What’s Up at the Movies: Review of “The Sisters Brothers”

French director Jacques Audiard’s first English-language film The Sisters Brothers opens with darkness. It is nighttime, and because the sky is a little bit lighter than the ground, you can just see the horizon. You can tell the camera is pulled back and that you’re seeing an expansive landscape, but the shadows melt into each other whenever you look for an identifiable shape. Then you hear a voice yelling, but quietly enough to let you know you’re hearing it from a distance. The voice claims to be one of the Sisters brothers, and he lets his enemies know they don’t stand a chance. First a moment of silence, and then the shooting starts.

The sound of the gunfire is solid and violent, like miniature canons, but what you notice the most are the bright sparks of light. Each shot illuminates part of the scene until the situation becomes clear — on the left is a farmhouse, where a few men are firing from the porch, and on the right is where the titular brothers have taken cover and are shooting back. The story is told through the sound design, with the yelling from the left suggesting the brothers have better aim, but the cinematography is so striking that you can’t help but just look at it for a while.

This opening shot is the first of many times you will notice how beautifully filmed this move is. Eli and Charlie Sisters, played by the perfectly paired John C. Reilly and Joaquin Phoenix, are two hitmen living in Oregon City at the time of the Gold Rush. Sent to track down Hermann Kermit Warm (Riz Ahmed), a chemist-turned-prospector with a secret formula that makes gold glow in water, the two ride South into California, crossing through stunning natural landscapes and lovingly crafted Old-Western towns. Everything looks as if it was filmed using natural light, giving the movie a realistic, tangible feel. The attention to period detail is remarkable, and the costumes and sets breathe life into the world these characters inhabit. Before diving into the narrative, it must be said that Audiard crafted The Sisters Brothers with obvious devotion.

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The plot does not share the same cohesion, however, and feels almost episodic, though this is not entirely a bad thing. The film wanders as the characters do, drifting into subplots that fill their larger journey with little arcs of development, and this structure is likely a remnant of it being adapted from a novel. In this way, time is drawn out — not only does the movie feel longer than it is, but also like we are seeing a more expansive story than we actually are. It’s as if we’ve been shown years of Eli and Charlie bounty hunting together, rather than the few weeks this job takes, and the film works best when it surpasses the plot and allows itself to be about the two brothers.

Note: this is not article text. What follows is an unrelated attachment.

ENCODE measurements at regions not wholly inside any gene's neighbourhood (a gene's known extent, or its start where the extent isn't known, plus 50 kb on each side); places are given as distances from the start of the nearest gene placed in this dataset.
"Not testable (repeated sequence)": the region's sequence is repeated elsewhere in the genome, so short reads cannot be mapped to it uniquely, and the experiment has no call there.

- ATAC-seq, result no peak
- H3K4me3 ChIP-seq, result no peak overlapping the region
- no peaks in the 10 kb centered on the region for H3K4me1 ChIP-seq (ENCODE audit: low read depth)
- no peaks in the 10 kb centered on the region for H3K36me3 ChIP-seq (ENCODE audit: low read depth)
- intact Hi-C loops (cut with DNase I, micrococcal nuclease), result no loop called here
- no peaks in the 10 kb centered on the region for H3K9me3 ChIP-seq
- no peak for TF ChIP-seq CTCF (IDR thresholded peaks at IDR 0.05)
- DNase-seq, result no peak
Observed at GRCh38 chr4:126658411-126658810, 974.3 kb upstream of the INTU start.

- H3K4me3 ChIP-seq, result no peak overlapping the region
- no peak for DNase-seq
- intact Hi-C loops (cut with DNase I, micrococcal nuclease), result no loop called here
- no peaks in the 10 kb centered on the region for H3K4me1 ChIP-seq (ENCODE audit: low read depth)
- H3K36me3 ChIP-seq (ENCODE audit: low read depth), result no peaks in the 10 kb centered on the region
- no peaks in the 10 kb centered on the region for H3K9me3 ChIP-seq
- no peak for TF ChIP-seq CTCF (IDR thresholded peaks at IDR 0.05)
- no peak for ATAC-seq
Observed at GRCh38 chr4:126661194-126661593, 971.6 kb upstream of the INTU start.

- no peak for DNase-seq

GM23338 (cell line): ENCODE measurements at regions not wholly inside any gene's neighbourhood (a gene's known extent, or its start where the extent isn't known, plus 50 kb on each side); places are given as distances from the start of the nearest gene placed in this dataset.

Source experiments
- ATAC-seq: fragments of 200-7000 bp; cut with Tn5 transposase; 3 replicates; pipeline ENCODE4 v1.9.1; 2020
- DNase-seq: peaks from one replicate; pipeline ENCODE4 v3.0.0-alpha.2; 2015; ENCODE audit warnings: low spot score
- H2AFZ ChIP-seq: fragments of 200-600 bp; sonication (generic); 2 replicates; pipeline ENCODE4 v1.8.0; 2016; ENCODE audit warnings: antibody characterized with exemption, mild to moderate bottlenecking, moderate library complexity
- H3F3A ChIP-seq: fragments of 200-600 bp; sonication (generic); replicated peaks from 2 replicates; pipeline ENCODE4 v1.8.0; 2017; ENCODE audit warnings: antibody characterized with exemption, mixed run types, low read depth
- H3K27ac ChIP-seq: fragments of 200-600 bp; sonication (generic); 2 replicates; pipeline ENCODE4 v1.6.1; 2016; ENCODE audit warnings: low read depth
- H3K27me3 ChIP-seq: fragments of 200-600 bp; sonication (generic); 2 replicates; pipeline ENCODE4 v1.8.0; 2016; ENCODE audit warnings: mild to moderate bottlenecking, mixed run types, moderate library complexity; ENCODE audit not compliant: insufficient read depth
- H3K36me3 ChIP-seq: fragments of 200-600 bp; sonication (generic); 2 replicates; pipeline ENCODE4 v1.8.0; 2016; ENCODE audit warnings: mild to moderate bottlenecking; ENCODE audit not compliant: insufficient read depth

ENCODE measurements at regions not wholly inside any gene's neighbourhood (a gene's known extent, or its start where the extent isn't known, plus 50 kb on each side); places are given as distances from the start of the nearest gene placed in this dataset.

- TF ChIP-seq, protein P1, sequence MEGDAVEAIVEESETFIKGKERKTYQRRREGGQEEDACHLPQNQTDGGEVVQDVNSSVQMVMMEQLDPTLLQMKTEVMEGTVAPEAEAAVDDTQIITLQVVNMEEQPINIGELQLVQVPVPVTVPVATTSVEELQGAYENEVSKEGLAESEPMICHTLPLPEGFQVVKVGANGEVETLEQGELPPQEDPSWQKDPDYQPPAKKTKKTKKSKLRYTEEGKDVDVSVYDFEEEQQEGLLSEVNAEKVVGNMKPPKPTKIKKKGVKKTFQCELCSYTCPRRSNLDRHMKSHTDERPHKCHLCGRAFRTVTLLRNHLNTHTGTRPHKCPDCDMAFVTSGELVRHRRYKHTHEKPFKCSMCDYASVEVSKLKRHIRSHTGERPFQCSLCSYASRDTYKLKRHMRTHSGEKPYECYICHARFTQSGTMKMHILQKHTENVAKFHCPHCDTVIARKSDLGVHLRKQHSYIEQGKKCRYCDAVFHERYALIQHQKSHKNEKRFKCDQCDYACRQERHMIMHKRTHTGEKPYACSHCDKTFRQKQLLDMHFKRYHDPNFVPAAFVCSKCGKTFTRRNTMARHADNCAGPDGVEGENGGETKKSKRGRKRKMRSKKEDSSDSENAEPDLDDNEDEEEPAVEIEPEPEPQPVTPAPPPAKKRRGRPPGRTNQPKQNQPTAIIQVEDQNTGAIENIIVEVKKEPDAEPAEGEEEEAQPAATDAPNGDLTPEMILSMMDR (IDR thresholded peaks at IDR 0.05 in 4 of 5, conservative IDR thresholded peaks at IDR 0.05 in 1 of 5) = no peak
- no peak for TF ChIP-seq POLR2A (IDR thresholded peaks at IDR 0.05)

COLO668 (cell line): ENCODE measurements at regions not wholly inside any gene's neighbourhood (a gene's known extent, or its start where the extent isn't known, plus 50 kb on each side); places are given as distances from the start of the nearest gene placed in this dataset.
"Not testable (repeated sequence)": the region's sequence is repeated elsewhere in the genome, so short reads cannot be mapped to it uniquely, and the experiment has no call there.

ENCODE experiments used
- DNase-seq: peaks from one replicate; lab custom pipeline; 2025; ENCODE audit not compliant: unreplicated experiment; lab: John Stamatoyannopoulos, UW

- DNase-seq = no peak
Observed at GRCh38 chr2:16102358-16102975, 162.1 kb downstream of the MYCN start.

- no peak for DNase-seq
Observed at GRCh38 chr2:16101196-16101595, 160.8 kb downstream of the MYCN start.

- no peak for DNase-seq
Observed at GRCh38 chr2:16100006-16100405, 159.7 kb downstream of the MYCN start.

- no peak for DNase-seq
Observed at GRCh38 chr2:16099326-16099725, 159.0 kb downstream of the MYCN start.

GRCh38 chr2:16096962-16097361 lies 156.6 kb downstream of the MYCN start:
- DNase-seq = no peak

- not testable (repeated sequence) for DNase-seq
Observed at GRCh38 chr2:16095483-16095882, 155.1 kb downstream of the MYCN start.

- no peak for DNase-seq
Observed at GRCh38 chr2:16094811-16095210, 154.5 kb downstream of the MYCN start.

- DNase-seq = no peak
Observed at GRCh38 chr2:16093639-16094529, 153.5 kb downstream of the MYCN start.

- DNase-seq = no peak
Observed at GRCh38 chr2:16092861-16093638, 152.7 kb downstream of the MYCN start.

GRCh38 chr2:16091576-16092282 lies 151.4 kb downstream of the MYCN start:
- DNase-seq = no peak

John C. Reilly stars in The Sisters Brothers

Eli and Charlie Sisters find themselves in opposite states of mind. Charlie is the younger and more violent of the two, a heavy drinker who relishes his work and actively cultivates the pair’s notoriety. Eli is a much gentler soul who has grown weary of their way of life, always on the road surviving instead of living. He is constantly drawn to civilization, his first experiences with a toothbrush and a flushing toilet being two of the film’s most openly comedic moments, but the towns they pass through only allow Charlie to dive deeper into debauchery. He instead seems much happier in the wilderness, camping in forests alone with his brother, but nature repeatedly attacks Eli (most memorably in the form of a spider). Reilly and Phoenix both give excellent performances that feed off each other, and they inhabit the familiarity of real brothers, making every scene they share compelling.

The scenes exclusively between Warm and John Morris (Jake Gyllenhaal), the detective sent to detain him for his coming execution, are less engaging and drag somewhat, only fracturing the storytelling further. They exist to give the film its thematic anchor — the power of greed to destroy lives — but truly, the central relationship is enough. I was lucky to see this film at the Avon, the historic independent cinema in Providence, which only added to the charm of this unique Western. If you can’t find a screening near you, keep your eye out for when it becomes available on DVD or online, because The Sisters Brothers is an entertaining, thoughtful and well-crafted artwork that should be seen.

WhatsUpRI Rating: 3.5 out of 5

WhatsUp Ratings Guide
5- Excellent – Don’t miss it
4- Very Good – Well worth your time
3- Good – Solid, but not earthshattering
2- Fair – Not quite ready for prime time
1- Poor – Don’t waste your time or money